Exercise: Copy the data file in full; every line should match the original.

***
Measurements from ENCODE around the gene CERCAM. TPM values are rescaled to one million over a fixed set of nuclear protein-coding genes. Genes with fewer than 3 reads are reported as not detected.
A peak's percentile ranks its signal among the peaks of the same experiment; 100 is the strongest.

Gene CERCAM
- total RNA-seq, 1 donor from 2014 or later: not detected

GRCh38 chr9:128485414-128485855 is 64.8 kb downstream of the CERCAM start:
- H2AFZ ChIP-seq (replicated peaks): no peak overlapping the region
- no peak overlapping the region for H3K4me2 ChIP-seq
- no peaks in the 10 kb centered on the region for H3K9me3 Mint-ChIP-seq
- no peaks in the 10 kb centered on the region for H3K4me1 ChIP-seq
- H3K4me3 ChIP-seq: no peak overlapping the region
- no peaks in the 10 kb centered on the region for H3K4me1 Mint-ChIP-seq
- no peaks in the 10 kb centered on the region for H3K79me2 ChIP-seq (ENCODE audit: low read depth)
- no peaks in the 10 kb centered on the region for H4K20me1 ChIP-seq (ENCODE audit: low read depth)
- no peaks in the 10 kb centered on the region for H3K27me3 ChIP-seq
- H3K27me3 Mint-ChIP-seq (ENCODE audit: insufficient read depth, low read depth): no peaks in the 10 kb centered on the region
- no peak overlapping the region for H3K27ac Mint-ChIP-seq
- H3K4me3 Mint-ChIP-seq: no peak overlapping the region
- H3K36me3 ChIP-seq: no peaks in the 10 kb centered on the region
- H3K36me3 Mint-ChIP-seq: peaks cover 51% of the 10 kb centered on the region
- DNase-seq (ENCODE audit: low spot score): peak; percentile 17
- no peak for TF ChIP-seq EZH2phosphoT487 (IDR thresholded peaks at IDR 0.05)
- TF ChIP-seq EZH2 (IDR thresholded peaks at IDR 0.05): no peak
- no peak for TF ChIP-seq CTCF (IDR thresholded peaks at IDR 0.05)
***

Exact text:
Measurements from ENCODE around the gene CERCAM. TPM values are rescaled to one million over a fixed set of nuclear protein-coding genes. Genes with fewer than 3 reads are reported as not detected.
A peak's percentile ranks its signal among the peaks of the same experiment; 100 is the strongest.

Gene CERCAM
- total RNA-seq, 1 donor from 2014 or later: not detected

GRCh38 chr9:128485414-128485855 is 64.8 kb downstream of the CERCAM start:
- H2AFZ ChIP-seq (replicated peaks): no peak overlapping the region
- no peak overlapping the region for H3K4me2 ChIP-seq
- no peaks in the 10 kb centered on the region for H3K9me3 Mint-ChIP-seq
- no peaks in the 10 kb centered on the region for H3K4me1 ChIP-seq
- H3K4me3 ChIP-seq: no peak overlapping the region
- no peaks in the 10 kb centered on the region for H3K4me1 Mint-ChIP-seq
- no peaks in the 10 kb centered on the region for H3K79me2 ChIP-seq (ENCODE audit: low read depth)
- no peaks in the 10 kb centered on the region for H4K20me1 ChIP-seq (ENCODE audit: low read depth)
- no peaks in the 10 kb centered on the region for H3K27me3 ChIP-seq
- H3K27me3 Mint-ChIP-seq (ENCODE audit: insufficient read depth, low read depth): no peaks in the 10 kb centered on the region
- no peak overlapping the region for H3K27ac Mint-ChIP-seq
- H3K4me3 Mint-ChIP-seq: no peak overlapping the region
- H3K36me3 ChIP-seq: no peaks in the 10 kb centered on the region
- H3K36me3 Mint-ChIP-seq: peaks cover 51% of the 10 kb centered on the region
- DNase-seq (ENCODE audit: low spot score): peak; percentile 17
- no peak for TF ChIP-seq EZH2phosphoT487 (IDR thresholded peaks at IDR 0.05)
- TF ChIP-seq EZH2 (IDR thresholded peaks at IDR 0.05): no peak
- no peak for TF ChIP-seq CTCF (IDR thresholded peaks at IDR 0.05)